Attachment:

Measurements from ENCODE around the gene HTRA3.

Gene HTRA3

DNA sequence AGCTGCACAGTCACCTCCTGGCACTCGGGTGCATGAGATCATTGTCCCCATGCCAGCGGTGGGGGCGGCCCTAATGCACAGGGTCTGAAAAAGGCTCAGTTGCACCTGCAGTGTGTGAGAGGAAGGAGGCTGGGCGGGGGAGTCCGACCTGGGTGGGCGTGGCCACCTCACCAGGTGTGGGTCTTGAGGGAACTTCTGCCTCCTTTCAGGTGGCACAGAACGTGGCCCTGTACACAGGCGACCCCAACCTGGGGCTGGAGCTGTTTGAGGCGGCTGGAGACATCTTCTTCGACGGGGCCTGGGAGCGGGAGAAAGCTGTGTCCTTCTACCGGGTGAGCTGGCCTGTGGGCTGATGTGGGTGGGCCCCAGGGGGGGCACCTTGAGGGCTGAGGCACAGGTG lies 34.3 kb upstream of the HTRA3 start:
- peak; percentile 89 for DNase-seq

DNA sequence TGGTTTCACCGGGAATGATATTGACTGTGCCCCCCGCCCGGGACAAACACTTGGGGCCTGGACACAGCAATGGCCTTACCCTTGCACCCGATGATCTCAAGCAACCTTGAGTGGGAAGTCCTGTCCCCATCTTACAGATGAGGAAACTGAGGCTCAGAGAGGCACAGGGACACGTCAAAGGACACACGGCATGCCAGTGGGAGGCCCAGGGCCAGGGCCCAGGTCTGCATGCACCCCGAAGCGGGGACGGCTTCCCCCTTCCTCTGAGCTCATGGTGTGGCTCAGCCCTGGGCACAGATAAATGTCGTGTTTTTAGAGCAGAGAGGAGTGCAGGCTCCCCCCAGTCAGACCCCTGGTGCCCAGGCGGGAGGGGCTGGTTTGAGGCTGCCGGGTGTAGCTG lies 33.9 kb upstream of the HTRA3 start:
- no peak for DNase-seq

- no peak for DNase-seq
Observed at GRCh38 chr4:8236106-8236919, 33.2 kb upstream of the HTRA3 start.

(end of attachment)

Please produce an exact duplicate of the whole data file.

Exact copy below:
Measurements from ENCODE around the gene HTRA3.

Gene HTRA3

DNA sequence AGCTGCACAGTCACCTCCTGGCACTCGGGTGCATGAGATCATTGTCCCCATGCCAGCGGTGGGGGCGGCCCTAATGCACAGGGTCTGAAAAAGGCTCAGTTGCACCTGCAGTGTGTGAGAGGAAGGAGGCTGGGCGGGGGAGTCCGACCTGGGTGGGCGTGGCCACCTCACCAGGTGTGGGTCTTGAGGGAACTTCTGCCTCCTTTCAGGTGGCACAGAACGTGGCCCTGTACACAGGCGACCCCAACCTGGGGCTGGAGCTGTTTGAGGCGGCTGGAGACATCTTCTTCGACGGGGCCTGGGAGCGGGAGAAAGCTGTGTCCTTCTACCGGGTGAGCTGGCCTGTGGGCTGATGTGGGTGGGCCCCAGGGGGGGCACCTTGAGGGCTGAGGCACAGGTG lies 34.3 kb upstream of the HTRA3 start:
- peak; percentile 89 for DNase-seq

DNA sequence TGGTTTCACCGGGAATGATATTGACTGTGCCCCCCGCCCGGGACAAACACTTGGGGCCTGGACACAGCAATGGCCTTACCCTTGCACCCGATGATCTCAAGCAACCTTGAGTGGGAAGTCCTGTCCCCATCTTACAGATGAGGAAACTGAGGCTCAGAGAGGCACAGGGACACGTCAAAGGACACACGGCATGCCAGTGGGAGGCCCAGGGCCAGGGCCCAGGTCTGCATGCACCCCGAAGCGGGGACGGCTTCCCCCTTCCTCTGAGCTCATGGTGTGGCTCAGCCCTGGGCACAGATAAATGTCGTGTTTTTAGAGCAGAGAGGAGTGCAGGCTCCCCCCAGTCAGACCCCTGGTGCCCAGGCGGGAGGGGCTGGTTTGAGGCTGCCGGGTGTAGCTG lies 33.9 kb upstream of the HTRA3 start:
- no peak for DNase-seq

- no peak for DNase-seq
Observed at GRCh38 chr4:8236106-8236919, 33.2 kb upstream of the HTRA3 start.